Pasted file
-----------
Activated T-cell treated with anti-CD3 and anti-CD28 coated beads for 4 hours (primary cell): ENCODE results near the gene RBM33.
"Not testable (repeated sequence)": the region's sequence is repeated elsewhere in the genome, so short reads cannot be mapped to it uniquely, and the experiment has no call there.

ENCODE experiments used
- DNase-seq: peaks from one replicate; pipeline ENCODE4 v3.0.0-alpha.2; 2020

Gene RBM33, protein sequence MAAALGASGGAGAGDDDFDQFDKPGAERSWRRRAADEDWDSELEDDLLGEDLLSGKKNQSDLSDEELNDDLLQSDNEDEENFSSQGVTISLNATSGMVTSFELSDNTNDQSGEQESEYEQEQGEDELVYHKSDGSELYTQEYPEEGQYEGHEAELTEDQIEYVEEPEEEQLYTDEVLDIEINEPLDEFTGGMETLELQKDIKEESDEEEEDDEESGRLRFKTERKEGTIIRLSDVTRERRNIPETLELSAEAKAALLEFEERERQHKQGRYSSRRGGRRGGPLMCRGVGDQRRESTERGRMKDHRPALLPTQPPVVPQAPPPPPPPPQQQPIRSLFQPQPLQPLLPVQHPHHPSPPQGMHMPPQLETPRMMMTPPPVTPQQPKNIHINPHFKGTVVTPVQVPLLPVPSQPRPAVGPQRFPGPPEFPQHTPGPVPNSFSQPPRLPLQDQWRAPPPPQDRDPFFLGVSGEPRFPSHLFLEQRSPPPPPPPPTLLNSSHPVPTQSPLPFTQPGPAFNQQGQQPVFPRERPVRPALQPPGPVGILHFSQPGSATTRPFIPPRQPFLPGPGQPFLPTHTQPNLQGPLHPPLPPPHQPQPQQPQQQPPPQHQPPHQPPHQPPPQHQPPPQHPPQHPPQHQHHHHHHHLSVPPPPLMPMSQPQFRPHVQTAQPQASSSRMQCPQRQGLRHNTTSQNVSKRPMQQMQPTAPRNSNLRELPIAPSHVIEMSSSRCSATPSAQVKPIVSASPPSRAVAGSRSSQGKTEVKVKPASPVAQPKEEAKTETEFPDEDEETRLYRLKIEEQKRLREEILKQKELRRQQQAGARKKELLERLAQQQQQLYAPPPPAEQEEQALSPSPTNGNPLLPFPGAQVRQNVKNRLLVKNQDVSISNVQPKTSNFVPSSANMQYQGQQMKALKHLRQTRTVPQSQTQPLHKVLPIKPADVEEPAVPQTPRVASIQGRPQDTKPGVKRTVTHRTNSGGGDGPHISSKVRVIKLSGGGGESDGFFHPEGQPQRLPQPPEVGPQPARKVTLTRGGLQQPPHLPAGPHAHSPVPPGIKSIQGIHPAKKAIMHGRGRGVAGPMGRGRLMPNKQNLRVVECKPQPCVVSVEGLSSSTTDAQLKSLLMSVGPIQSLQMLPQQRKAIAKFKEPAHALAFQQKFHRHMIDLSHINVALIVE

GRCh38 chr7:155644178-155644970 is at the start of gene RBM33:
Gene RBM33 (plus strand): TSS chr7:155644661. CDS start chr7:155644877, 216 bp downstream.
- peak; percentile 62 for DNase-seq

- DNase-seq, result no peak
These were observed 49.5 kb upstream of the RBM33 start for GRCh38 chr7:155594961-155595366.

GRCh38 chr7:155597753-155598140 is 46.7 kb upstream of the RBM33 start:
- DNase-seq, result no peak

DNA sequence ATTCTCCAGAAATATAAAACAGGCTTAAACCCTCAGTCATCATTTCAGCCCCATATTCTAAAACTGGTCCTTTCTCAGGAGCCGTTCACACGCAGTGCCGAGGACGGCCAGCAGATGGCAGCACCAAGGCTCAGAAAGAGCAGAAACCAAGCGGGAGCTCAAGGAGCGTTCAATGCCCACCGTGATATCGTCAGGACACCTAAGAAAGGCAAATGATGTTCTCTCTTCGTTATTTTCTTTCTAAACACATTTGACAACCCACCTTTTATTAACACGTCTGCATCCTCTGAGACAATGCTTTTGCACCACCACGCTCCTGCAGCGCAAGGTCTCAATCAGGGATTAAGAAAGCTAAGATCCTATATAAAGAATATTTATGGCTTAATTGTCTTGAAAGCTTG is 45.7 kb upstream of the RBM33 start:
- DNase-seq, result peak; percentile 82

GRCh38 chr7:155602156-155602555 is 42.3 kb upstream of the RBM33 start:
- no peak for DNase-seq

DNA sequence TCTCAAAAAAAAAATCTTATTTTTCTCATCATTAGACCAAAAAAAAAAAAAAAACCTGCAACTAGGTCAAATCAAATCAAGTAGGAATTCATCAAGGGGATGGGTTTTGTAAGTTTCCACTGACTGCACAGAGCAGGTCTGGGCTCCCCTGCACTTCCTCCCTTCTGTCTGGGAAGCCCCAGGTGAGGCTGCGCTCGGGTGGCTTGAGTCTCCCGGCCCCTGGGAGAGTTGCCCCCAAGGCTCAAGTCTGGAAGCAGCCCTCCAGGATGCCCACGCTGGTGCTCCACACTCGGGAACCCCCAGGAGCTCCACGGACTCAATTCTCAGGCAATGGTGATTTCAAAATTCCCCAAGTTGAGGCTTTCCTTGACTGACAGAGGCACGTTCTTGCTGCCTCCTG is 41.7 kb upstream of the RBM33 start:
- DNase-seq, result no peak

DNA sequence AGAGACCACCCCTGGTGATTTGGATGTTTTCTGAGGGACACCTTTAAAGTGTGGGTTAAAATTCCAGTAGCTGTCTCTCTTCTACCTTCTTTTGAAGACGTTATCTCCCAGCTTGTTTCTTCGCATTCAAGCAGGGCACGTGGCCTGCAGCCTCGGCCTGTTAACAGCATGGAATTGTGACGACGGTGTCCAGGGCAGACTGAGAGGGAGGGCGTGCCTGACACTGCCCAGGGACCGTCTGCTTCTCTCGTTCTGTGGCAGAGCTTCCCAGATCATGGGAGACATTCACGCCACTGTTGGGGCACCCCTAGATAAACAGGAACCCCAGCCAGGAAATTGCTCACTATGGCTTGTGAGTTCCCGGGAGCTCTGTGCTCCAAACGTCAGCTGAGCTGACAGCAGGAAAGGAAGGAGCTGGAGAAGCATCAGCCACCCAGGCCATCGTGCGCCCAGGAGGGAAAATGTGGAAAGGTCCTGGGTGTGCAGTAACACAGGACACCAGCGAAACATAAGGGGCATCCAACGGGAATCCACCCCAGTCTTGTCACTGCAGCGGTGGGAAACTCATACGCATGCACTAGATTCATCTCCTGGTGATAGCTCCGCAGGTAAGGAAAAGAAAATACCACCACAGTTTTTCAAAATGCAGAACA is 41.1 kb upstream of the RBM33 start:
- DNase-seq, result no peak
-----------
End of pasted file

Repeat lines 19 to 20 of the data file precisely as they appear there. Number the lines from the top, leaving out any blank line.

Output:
DNA sequence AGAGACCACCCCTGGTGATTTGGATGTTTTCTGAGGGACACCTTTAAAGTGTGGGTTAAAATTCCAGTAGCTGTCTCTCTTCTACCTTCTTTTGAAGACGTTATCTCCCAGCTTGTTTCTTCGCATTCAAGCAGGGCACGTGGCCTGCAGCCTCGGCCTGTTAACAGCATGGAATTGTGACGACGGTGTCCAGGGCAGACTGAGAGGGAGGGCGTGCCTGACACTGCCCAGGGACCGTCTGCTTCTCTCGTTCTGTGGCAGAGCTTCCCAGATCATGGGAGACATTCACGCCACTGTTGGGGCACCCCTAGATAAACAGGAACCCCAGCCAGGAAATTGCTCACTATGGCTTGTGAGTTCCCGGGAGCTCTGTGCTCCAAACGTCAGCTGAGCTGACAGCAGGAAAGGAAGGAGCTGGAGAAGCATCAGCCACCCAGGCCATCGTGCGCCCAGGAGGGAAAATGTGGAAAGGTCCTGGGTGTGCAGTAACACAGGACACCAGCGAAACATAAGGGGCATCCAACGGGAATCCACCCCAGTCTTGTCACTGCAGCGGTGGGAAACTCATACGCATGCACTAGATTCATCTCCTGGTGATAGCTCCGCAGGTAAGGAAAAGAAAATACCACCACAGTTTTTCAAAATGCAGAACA is 41.1 kb upstream of the RBM33 start:
- DNase-seq, result no peak